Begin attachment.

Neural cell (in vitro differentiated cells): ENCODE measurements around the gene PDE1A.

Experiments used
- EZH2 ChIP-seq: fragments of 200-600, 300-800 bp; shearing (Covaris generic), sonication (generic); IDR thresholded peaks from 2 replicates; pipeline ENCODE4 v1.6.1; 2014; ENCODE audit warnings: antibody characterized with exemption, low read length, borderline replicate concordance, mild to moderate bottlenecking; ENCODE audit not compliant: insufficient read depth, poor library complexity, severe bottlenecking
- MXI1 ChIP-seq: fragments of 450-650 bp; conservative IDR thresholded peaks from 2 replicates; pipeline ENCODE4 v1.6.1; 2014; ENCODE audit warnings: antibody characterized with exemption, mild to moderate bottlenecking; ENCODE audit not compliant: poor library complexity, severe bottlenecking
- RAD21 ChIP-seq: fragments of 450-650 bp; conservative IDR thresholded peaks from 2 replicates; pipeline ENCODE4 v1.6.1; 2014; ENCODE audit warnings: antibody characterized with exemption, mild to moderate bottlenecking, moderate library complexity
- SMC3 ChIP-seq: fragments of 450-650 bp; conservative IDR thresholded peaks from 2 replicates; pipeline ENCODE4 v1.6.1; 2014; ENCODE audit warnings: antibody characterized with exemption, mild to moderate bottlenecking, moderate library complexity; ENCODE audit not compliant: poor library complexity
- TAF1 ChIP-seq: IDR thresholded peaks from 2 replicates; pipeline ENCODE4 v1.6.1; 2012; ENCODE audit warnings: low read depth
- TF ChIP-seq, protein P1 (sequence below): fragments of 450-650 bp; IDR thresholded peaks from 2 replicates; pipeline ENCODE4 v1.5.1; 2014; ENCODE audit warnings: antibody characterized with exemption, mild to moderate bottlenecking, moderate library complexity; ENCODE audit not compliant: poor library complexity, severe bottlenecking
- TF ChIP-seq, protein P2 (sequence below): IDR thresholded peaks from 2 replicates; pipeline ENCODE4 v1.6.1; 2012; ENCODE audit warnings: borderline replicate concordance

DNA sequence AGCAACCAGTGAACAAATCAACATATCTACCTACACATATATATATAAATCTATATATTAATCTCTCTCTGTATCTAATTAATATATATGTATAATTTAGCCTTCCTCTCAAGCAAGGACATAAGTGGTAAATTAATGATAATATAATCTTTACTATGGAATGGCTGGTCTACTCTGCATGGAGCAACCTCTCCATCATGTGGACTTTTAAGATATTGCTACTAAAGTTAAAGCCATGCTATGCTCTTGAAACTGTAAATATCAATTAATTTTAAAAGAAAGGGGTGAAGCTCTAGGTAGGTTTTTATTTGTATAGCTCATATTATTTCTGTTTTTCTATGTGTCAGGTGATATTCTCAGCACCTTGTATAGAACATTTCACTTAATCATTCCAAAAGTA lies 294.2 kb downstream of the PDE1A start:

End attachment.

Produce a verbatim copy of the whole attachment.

Neural cell (in vitro differentiated cells): ENCODE measurements around the gene PDE1A.

Experiments used
- EZH2 ChIP-seq: fragments of 200-600, 300-800 bp; shearing (Covaris generic), sonication (generic); IDR thresholded peaks from 2 replicates; pipeline ENCODE4 v1.6.1; 2014; ENCODE audit warnings: antibody characterized with exemption, low read length, borderline replicate concordance, mild to moderate bottlenecking; ENCODE audit not compliant: insufficient read depth, poor library complexity, severe bottlenecking
- MXI1 ChIP-seq: fragments of 450-650 bp; conservative IDR thresholded peaks from 2 replicates; pipeline ENCODE4 v1.6.1; 2014; ENCODE audit warnings: antibody characterized with exemption, mild to moderate bottlenecking; ENCODE audit not compliant: poor library complexity, severe bottlenecking
- RAD21 ChIP-seq: fragments of 450-650 bp; conservative IDR thresholded peaks from 2 replicates; pipeline ENCODE4 v1.6.1; 2014; ENCODE audit warnings: antibody characterized with exemption, mild to moderate bottlenecking, moderate library complexity
- SMC3 ChIP-seq: fragments of 450-650 bp; conservative IDR thresholded peaks from 2 replicates; pipeline ENCODE4 v1.6.1; 2014; ENCODE audit warnings: antibody characterized with exemption, mild to moderate bottlenecking, moderate library complexity; ENCODE audit not compliant: poor library complexity
- TAF1 ChIP-seq: IDR thresholded peaks from 2 replicates; pipeline ENCODE4 v1.6.1; 2012; ENCODE audit warnings: low read depth
- TF ChIP-seq, protein P1 (sequence below): fragments of 450-650 bp; IDR thresholded peaks from 2 replicates; pipeline ENCODE4 v1.5.1; 2014; ENCODE audit warnings: antibody characterized with exemption, mild to moderate bottlenecking, moderate library complexity; ENCODE audit not compliant: poor library complexity, severe bottlenecking
- TF ChIP-seq, protein P2 (sequence below): IDR thresholded peaks from 2 replicates; pipeline ENCODE4 v1.6.1; 2012; ENCODE audit warnings: borderline replicate concordance

DNA sequence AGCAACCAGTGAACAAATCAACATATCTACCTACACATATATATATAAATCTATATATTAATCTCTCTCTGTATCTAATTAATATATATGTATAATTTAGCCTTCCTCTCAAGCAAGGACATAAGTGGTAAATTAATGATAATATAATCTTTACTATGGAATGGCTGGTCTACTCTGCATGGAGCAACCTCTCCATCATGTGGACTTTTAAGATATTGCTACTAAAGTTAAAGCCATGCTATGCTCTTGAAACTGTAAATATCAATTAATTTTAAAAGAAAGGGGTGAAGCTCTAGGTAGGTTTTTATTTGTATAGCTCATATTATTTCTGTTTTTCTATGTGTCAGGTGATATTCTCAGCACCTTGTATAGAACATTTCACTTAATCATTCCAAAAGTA lies 294.2 kb downstream of the PDE1A start: